Adam Janosik

Hometown:

Spiska Nova Ves Slovakia

Currently Playing In:

Europe

Birthday:

1992-09-07

Position:

D

Eligible for draft:

2010

Shoots:

Left

Drafted:

2010

Height:

5-11

Acquired:

3rd round (72nd overall), 2010

Weight:

170 lbs.

Probability of Success
  • C

History

2007-08: Janosik scored 4 goals with 15 assists and had 38 PIM in 42 games for HC Liberec in the U-18 Czech Junior League.

2008-09: Janosik split the season between HC Liberec's U-18 and U-20 teams in Czech juniors. He scored 1 goal with 8 assists and 12 PIM in 22 games for the U-20 squad and scored 7 goals with 19 assists and 39 PIM in 20 games at the U-18 level. Janosik represented Slovakia in the WJC U-18 tournament; scoring 1 goal with 4 assists and 2 PIM in six games as Slovakia finished seventh in the ten-team tournament. Janosik was selected in the first round (46th overall) by Gatineau Olympiques in the 2009 CHL Import Draft.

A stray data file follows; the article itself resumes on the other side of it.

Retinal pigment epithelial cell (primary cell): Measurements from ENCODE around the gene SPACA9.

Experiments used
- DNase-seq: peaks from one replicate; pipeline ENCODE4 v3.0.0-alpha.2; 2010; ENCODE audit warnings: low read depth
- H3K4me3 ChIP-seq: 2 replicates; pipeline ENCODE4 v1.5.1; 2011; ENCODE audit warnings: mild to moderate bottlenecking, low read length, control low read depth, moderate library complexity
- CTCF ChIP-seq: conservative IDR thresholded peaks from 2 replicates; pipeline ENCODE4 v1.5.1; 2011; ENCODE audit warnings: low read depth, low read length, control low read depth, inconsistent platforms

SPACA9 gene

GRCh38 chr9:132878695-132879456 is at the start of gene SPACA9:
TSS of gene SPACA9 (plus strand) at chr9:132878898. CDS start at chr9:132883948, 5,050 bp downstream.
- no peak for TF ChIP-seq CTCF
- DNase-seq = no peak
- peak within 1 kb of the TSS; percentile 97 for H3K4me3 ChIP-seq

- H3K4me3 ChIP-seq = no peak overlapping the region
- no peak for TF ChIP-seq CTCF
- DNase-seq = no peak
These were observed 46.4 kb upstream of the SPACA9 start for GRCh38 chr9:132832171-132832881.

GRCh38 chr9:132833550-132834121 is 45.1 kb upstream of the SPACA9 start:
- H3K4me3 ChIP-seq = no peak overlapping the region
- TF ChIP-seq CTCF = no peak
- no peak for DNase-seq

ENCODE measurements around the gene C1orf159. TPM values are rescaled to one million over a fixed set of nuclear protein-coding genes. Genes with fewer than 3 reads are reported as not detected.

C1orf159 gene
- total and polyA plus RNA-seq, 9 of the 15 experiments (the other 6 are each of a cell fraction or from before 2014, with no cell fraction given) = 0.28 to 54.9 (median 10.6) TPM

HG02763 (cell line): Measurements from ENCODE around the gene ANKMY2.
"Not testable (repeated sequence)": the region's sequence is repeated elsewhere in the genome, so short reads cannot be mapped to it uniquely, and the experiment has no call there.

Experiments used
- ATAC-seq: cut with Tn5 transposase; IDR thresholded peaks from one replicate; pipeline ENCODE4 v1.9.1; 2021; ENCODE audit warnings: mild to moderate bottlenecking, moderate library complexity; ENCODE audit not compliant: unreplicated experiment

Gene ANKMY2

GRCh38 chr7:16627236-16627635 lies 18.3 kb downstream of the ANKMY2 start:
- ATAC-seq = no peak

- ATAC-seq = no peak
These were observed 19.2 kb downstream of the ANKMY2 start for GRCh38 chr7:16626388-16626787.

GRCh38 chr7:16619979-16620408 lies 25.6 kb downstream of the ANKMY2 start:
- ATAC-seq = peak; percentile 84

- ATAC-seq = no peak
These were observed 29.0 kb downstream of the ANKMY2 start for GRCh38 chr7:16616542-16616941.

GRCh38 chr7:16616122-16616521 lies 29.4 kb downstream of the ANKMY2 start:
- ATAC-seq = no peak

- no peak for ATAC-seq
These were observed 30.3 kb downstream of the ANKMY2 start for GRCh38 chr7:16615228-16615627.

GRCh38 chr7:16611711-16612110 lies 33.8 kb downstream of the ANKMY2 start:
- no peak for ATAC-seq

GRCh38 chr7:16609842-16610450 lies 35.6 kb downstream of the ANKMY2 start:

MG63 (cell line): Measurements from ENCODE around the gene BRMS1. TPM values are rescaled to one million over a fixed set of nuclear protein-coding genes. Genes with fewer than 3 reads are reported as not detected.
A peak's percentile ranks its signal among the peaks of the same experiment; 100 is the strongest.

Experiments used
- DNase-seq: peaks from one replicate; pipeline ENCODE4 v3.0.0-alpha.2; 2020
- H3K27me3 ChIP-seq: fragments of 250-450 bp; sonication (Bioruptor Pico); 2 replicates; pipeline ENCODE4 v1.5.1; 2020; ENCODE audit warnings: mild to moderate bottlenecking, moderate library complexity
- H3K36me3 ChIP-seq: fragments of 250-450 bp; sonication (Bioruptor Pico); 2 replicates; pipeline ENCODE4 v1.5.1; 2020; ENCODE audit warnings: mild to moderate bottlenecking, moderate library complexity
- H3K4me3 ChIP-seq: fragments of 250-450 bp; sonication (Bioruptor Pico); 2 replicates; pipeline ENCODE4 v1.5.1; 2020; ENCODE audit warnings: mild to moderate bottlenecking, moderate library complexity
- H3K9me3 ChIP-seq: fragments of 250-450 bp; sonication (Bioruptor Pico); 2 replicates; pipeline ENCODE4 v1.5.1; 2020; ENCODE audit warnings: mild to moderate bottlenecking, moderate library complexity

2009-10: Janosik fit in well with Gatineau in his first year of North American junior hockey. He was the second-leading scorer among Gatineau defensemen with 9 goals and 26 assists and his +14 plus/minus rating was only one point less than Olympiques' leading scorer Tye McGinn's +15. Gatineau finished third in the Western Division and defeated Montreal in seven games in the first round of playoff before falling to eventual league runner-up Saint John in four straight in the second round. Janosik scored 5 goals (four on the power play), with 2 assists and was -6 with 4 PIM. He suffered a concussion in Game Three vs. Saint John and didn't play in the final game.